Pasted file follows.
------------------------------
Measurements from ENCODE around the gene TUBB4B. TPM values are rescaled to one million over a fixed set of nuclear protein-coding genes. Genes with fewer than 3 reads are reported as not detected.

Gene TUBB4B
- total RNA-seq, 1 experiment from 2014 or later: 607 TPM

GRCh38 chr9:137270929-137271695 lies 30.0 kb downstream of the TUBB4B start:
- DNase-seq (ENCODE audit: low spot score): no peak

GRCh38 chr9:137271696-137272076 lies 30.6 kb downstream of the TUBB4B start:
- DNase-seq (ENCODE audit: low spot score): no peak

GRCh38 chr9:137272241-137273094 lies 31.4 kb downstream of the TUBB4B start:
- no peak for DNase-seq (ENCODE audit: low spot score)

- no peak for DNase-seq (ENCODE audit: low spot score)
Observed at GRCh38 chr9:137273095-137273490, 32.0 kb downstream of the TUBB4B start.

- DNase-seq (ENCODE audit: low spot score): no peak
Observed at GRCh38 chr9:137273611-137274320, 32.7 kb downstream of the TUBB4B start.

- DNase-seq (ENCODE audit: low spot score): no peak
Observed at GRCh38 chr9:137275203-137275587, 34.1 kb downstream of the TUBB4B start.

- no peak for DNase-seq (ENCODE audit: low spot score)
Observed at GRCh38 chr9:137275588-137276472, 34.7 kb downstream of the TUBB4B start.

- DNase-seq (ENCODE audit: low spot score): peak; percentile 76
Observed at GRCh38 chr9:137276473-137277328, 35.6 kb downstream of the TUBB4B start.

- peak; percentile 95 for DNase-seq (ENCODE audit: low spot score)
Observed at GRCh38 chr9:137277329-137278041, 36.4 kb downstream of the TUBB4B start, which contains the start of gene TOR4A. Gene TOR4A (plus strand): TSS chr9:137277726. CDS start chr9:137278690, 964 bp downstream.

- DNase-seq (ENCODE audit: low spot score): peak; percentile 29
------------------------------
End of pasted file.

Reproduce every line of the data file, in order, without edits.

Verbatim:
Measurements from ENCODE around the gene TUBB4B. TPM values are rescaled to one million over a fixed set of nuclear protein-coding genes. Genes with fewer than 3 reads are reported as not detected.

Gene TUBB4B
- total RNA-seq, 1 experiment from 2014 or later: 607 TPM

GRCh38 chr9:137270929-137271695 lies 30.0 kb downstream of the TUBB4B start:
- DNase-seq (ENCODE audit: low spot score): no peak

GRCh38 chr9:137271696-137272076 lies 30.6 kb downstream of the TUBB4B start:
- DNase-seq (ENCODE audit: low spot score): no peak

GRCh38 chr9:137272241-137273094 lies 31.4 kb downstream of the TUBB4B start:
- no peak for DNase-seq (ENCODE audit: low spot score)

- no peak for DNase-seq (ENCODE audit: low spot score)
Observed at GRCh38 chr9:137273095-137273490, 32.0 kb downstream of the TUBB4B start.

- DNase-seq (ENCODE audit: low spot score): no peak
Observed at GRCh38 chr9:137273611-137274320, 32.7 kb downstream of the TUBB4B start.

- DNase-seq (ENCODE audit: low spot score): no peak
Observed at GRCh38 chr9:137275203-137275587, 34.1 kb downstream of the TUBB4B start.

- no peak for DNase-seq (ENCODE audit: low spot score)
Observed at GRCh38 chr9:137275588-137276472, 34.7 kb downstream of the TUBB4B start.

- DNase-seq (ENCODE audit: low spot score): peak; percentile 76
Observed at GRCh38 chr9:137276473-137277328, 35.6 kb downstream of the TUBB4B start.

- peak; percentile 95 for DNase-seq (ENCODE audit: low spot score)
Observed at GRCh38 chr9:137277329-137278041, 36.4 kb downstream of the TUBB4B start, which contains the start of gene TOR4A. Gene TOR4A (plus strand): TSS chr9:137277726. CDS start chr9:137278690, 964 bp downstream.

- DNase-seq (ENCODE audit: low spot score): peak; percentile 29